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Life after belief

Tulsans grapple with leaving religion behind

Rhonda Dorle founded the Tulsa chapter of the Recovering from Religion support group in 2012.

Greg Bollinger

They’ve been Muslim, Catholic, Jehovah’s Witness and Baptist—now they’re all recovering from religion. 

“If you’re one of the many people who have determined that religion no longer has a place in their life, but are still dealing with the after-effects in some way or another, Recovering From Religion may be the right spot for you,” said Rhonda Dorle, organizer of the Tulsa chapter.

Dorle understands the struggle of “coming out” as a non-believer, especially in the Bible Belt. Seeking a community of like-minded people, she found her way into multiple Atheist groups in the Tulsa area. In one, Dorle found herself leading a book club review of The God Virus by Dr. Darrel Ray, founder of Recovering from Religion. Dorle spoke to her club, and the seed for a local chapter of RFR was planted. By the summer of 2012, it was up and running.

“The primary focus of Recovering From Religion is to provide ongoing and personal support to individuals as they let go of their religious beliefs. This transitional period is an ongoing process that can result in a range of emotions, as well as a ripple effect of consequences throughout an individual’s life,” she said. “RFR is made up of people who have all given religion our best shot, but we can’t bring ourselves to accept the unacceptable any longer. We are recovering from every imaginable religion: Baptists, Mormons, Catholics, Jehovah’s Witnesses, Hindus, Muslims, Lutherans, Pentecostals, evangelicals, and many more.”

She said everyone comes with their own set of questions, concerns and experiences. “We had one young man join that is Christian. He came in with a stack of church bulletins and a lot of questions. He said, ‘With everything going on in the world—I’m Christian, but the people I know aren’t the type of Christian that I want to be,’” she said. “He had questions and wanted to ask us what we believe.”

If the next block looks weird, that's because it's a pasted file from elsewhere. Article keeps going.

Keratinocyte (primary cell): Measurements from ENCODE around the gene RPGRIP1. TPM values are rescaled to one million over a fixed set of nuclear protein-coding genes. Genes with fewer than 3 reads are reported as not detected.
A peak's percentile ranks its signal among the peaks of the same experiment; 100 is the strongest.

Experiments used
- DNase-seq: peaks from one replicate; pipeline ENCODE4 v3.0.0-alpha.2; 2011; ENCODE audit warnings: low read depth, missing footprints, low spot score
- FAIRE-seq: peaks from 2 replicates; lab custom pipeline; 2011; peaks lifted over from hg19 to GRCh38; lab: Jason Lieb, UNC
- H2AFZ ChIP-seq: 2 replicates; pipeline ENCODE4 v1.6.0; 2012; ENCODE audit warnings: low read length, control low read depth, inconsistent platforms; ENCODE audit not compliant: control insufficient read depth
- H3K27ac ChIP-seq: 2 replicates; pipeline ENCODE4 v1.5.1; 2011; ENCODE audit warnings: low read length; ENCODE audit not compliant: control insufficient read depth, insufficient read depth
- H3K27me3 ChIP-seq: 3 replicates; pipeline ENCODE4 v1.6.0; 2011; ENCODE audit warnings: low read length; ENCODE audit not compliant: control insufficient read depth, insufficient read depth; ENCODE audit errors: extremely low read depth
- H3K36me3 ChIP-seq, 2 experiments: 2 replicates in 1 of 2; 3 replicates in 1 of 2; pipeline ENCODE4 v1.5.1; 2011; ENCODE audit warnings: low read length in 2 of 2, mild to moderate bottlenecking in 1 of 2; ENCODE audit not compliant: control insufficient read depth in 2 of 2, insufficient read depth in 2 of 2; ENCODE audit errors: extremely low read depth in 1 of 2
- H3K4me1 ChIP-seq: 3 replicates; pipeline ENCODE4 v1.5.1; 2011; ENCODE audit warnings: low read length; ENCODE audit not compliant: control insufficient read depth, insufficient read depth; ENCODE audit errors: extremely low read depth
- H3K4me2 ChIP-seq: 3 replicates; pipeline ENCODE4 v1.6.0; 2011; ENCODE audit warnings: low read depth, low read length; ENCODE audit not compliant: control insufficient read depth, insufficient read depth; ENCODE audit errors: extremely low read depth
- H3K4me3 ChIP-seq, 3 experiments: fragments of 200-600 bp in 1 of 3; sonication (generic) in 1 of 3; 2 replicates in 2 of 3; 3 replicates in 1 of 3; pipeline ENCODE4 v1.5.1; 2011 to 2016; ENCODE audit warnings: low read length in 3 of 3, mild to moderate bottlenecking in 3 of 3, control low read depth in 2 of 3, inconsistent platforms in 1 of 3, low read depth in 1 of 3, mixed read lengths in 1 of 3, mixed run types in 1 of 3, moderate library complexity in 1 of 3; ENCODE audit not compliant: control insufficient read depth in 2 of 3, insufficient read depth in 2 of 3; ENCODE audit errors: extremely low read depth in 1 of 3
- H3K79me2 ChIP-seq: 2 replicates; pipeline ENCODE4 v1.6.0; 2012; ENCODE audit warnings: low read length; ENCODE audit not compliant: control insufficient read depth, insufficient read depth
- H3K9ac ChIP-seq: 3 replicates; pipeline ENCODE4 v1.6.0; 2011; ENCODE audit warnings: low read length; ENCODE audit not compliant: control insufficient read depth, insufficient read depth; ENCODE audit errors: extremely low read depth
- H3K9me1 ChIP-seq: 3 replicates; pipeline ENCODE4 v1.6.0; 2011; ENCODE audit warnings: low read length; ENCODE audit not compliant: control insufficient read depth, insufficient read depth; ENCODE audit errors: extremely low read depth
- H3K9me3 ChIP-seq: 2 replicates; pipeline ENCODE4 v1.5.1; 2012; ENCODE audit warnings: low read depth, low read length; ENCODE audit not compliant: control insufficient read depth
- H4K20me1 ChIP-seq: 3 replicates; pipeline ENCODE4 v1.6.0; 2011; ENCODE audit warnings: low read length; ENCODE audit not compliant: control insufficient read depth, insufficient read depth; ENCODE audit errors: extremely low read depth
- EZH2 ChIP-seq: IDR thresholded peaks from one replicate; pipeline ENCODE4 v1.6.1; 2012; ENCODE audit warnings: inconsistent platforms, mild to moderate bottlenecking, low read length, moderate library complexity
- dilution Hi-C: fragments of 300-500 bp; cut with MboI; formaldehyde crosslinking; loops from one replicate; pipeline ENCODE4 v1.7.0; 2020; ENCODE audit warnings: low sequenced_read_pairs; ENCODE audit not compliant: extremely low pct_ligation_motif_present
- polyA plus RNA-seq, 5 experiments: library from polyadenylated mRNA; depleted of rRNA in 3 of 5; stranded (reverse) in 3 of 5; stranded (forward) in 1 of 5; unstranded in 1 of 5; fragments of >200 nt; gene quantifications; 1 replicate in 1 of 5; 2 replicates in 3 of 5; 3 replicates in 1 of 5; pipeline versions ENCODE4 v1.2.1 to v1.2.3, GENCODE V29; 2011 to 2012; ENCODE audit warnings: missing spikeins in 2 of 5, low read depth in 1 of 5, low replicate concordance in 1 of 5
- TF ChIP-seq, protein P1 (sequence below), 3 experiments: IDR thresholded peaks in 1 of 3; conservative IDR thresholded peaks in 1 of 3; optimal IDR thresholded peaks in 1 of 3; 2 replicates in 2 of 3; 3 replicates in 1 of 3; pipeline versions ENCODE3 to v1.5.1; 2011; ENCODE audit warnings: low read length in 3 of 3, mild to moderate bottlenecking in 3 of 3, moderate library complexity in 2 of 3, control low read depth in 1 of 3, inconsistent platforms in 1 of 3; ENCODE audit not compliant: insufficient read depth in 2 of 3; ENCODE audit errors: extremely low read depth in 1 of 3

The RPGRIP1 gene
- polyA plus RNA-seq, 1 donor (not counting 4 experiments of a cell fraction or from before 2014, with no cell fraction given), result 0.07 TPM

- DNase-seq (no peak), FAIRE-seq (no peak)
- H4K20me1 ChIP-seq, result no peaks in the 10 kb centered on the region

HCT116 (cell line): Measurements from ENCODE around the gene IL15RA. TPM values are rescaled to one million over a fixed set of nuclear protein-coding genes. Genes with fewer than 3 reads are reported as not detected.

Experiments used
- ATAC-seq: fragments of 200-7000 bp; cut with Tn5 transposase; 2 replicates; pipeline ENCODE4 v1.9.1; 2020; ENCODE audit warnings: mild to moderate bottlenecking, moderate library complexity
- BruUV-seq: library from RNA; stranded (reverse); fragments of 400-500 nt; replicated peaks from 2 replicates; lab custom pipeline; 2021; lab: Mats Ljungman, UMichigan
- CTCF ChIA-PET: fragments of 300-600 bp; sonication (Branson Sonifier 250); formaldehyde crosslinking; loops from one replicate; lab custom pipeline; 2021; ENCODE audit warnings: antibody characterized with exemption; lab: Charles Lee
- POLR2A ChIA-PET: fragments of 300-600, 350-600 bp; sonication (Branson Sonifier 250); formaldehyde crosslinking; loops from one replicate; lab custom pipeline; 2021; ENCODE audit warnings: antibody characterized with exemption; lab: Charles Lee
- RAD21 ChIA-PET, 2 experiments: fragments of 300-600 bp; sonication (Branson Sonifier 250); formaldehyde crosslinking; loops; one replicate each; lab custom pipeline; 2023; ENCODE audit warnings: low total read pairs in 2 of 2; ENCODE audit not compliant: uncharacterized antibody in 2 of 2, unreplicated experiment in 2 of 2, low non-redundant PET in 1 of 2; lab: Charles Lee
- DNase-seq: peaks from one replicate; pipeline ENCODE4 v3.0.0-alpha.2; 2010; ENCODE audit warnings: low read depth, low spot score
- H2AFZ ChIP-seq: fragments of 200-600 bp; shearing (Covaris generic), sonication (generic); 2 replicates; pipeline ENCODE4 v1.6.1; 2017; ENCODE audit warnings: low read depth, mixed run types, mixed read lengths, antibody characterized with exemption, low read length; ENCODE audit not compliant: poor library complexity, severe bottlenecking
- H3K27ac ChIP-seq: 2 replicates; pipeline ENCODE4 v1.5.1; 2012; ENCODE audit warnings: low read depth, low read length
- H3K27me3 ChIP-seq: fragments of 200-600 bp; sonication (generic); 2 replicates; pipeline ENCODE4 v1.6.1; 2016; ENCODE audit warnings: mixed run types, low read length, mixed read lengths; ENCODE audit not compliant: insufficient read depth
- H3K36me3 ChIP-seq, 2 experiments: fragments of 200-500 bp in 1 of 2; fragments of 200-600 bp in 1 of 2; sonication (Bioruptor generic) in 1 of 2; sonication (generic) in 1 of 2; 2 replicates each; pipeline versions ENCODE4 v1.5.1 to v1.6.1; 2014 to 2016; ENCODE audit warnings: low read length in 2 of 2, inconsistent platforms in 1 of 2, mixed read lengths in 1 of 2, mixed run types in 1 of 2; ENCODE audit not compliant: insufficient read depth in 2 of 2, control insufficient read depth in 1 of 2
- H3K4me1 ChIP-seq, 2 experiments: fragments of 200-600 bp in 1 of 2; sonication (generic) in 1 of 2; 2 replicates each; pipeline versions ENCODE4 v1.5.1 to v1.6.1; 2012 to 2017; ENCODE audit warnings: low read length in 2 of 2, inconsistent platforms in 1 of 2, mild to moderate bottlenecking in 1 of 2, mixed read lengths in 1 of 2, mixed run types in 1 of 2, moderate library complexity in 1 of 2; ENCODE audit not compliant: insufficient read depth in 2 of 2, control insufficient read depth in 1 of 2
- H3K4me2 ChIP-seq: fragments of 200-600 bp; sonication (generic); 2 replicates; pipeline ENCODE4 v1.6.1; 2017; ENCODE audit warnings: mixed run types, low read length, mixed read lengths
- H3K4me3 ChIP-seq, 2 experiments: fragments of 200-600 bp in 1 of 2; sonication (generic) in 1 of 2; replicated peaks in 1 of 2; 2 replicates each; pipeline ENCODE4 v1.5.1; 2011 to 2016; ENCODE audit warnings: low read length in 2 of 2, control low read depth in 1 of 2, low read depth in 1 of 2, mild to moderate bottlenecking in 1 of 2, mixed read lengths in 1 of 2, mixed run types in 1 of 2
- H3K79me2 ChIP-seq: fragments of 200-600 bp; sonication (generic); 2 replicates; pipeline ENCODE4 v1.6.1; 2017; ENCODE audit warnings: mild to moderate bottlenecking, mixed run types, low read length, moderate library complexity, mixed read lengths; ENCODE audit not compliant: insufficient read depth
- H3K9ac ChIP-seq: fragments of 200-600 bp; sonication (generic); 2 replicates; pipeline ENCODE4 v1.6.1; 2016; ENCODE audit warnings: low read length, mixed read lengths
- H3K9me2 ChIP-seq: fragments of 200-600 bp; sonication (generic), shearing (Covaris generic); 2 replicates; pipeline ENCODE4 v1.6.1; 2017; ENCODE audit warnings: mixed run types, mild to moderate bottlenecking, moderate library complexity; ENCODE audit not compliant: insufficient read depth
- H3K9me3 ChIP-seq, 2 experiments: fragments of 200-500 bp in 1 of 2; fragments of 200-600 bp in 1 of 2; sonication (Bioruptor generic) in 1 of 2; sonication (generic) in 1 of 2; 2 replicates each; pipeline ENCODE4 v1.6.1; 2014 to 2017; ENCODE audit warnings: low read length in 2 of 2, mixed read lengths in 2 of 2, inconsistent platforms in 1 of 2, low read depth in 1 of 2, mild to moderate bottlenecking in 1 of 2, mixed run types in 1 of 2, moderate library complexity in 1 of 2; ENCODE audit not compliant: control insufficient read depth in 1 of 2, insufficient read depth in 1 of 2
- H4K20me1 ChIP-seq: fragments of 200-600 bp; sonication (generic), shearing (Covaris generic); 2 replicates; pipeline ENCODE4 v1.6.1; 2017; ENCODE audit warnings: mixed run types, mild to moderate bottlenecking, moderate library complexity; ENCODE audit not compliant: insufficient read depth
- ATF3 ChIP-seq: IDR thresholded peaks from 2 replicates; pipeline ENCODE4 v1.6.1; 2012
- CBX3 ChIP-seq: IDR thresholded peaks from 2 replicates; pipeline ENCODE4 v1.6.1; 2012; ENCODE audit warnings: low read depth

She said this person and many others just want a safe place to ask questions. “They say when they go to their church, they’re told ‘Stop questioning. You have to have faith.’ But they’re looking around the world, and the way they’ve been told to believe is not being reflected by the Christian individuals surrounding them. So we give them a place to talk about it.”

Dorle said she was honored to watch the recovery of another member whose transition has been more than spiritual. “Her journey has been leaving religion and realizing who she is. … The issues she was hiding from childhood, feeling like ‘I’m a woman trapped in this body and nobody understands and I’m too afraid to talk about it because my religion says I shouldn’t.’ She decided a few months later to come out as herself and she’s been so happy. She’s an independent, confident woman.”

For those considering attending, Dorle said, “Know that you won’t be judged. Everybody is going to be respectful of whatever you want to talk about. If you just want to sit and listen, that’s fine, too. Know that you’re surrounded by individuals who have similar stories or are going through the same situation and understand.” 

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Recovering From Religion 

Gypsy Coffee House, 303 N. MLK Jr. Blvd.

Last Sunday of every month, 

11 a.m.–1 p.m.